Rifftrax Live: Plan 9 From Outer Space – Review
On those rare occasions when you can afford to go to the cinema these days, you probably notice that your local movie emporium is trying to use its space to help make ends meet. That’s the reason behind the big “live event” push that rarely interests you. Stuff like “Extreme Knitting XIV” or “Pinewood Derby Death Race” or “Yanni One Night Only Live in Digital 3-D.” But every now and then, they manage to catch the attention and imagination of the populace.
Thus: Rifftrax Live. Not content to stream content to your computer, they decided to broadcast a live riff session from Nashville, where they tackled the legendary Plan 9 From Outer Space. They were joined by musical guest Jonathan Coulton and also had additional material from Something Awful’s Rich “Lowtax” Kyanka with the whole shebang emceed by Veronica Belmont.
The first question is: well, I have the DVD of Rifftrax
attacking Plan 9
…why would I go see a lot of the same content on the big screen? And that’s really a matter of personal taste, honestly. If you, like me, find that there are certain comedic routines that you can enjoy repeatedly (Steven Wright’s I Have a Pony
, for example), then you won’t care. And really, there’s other newness there to make you happy. The opening short was a brand new addition to Rifftrax’s list of victims, “Flying Stewardess.” And when I tell you it’s a black and white short about the training and life of a 1950s stewardess, then you can pretty much imagine for yourself where the guys went with it. Coulton was there to entertain–and then joined the Rifftrax’s opening band, The Rifftones (sort of like The Folksmen and Spinal Tap but really terribly obvious) for a song about the feature film. Two short video pieces were provided by Kyanka, the best of them a promo for the “Flour and Grain Expo.” Insane and brilliant.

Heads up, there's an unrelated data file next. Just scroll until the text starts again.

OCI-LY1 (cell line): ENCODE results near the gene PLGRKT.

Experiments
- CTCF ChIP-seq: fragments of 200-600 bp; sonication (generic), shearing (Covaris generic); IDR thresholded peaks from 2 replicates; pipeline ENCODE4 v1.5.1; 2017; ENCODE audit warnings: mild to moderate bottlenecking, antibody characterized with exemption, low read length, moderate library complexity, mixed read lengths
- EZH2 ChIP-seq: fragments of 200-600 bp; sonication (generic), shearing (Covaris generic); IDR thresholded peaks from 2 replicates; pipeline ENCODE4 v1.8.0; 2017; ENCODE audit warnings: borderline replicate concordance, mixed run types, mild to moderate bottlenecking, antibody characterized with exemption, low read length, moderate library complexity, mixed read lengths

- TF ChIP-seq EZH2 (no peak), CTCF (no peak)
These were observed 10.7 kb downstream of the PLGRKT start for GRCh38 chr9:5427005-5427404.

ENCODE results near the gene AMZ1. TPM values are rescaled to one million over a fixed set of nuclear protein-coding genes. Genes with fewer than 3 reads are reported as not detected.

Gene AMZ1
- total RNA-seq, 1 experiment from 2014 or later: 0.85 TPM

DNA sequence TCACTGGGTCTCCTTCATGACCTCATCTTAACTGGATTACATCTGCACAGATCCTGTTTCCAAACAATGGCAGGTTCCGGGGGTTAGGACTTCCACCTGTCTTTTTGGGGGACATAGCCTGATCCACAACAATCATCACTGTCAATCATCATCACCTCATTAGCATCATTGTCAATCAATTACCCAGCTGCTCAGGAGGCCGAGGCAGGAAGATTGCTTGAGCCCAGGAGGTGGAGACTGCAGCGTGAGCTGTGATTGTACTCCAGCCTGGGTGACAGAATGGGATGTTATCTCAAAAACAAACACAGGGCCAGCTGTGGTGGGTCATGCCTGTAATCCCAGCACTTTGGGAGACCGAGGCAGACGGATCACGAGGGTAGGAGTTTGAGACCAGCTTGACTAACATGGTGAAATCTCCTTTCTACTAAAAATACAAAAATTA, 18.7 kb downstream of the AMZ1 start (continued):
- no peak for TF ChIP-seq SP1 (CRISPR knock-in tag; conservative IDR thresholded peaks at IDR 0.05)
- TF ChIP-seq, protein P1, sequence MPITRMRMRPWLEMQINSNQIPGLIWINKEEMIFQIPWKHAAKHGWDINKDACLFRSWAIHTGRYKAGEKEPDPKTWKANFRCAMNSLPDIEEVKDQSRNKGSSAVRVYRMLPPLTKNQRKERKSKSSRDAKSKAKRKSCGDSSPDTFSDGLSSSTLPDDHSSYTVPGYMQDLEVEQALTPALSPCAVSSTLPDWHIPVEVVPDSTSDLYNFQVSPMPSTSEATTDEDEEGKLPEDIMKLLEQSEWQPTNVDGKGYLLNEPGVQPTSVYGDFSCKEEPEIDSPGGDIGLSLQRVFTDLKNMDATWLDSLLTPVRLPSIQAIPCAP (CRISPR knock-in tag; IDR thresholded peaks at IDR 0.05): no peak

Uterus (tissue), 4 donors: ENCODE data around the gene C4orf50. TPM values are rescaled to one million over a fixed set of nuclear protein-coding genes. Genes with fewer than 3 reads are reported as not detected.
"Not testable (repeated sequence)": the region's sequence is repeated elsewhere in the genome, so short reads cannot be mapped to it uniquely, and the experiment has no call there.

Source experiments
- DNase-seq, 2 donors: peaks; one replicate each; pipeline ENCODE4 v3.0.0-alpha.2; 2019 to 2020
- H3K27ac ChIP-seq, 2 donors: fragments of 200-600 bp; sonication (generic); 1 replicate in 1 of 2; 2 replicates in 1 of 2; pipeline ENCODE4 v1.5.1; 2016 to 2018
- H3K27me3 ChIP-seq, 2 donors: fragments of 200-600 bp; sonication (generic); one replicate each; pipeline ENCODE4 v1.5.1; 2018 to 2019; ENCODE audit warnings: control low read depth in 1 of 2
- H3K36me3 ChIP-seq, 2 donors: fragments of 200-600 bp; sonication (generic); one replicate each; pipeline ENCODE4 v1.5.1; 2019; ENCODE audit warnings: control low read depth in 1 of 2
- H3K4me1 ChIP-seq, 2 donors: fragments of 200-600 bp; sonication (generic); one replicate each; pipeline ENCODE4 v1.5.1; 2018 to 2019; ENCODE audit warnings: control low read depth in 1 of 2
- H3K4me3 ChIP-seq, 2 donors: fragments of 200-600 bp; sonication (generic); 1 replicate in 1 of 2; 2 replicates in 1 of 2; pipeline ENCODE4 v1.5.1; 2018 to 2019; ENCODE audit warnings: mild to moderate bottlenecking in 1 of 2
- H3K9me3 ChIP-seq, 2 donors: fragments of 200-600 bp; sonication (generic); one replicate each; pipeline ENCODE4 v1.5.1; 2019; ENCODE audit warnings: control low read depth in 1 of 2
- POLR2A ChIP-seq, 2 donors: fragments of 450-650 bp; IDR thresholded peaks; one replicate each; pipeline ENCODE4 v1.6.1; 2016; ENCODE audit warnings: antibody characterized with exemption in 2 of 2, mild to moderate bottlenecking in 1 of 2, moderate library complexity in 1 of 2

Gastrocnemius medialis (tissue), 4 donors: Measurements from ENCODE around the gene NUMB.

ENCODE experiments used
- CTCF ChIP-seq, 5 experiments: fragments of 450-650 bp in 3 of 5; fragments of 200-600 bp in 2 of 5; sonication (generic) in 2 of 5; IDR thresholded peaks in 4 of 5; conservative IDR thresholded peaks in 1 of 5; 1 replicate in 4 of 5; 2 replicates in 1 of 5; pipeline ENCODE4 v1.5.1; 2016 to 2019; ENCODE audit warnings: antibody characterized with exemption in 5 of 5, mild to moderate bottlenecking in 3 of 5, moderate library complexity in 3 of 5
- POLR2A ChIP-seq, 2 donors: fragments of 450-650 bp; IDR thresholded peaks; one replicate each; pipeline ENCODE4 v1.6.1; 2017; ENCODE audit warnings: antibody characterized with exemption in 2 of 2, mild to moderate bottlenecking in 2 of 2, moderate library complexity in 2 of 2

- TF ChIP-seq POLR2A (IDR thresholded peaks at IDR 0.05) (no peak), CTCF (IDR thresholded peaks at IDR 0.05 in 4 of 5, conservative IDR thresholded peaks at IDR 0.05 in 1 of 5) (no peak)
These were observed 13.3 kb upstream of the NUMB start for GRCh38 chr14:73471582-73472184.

As for the main event, the riff attack on Plan 9, it was fun. There’s something about the ability of the guys to add call backs and new material in with the tried and true stuff and something about being able to hear a misread line that its own brand of funny. The one thing I would say is that–not to sound like a cinematic purist prick or anything, especially about an Ed Wood film–but I wish they had stuck with the original black and white version. Yes, Legend does a great job of colorizing films and yes, it’s probably the best way to make the film appeal to the greatest number of people, but that’s just my thing. Not that a colorized shiny purple alien outfit isn’t funny on the screen–because it is.
There were a couple of slight technical glitches–three or four times, the picture went out and took a second to come back–but it’s a digital feed and we were having rain. It just throws the rhythm when you get smacked with a blank screen, but it seemed to clear up before the main event. Also, they would sometimes switch to the picture on the right hand side of the screen, with the three riffers vertically stacked on the left. I actually like this and would suggest they keep that up the whole time–after all, we’re not there to see the movie, we’re there to see the guys do their thing–and how they’re physically reacting to what’s going on is part of the show.
Was it worth checking out? Definitely. While I’m sure the best seats in the house were in Nashville last night, it was still a good time to see the guys do their thing. And I would go check out whatever the next live simulcast event is. You probably should too.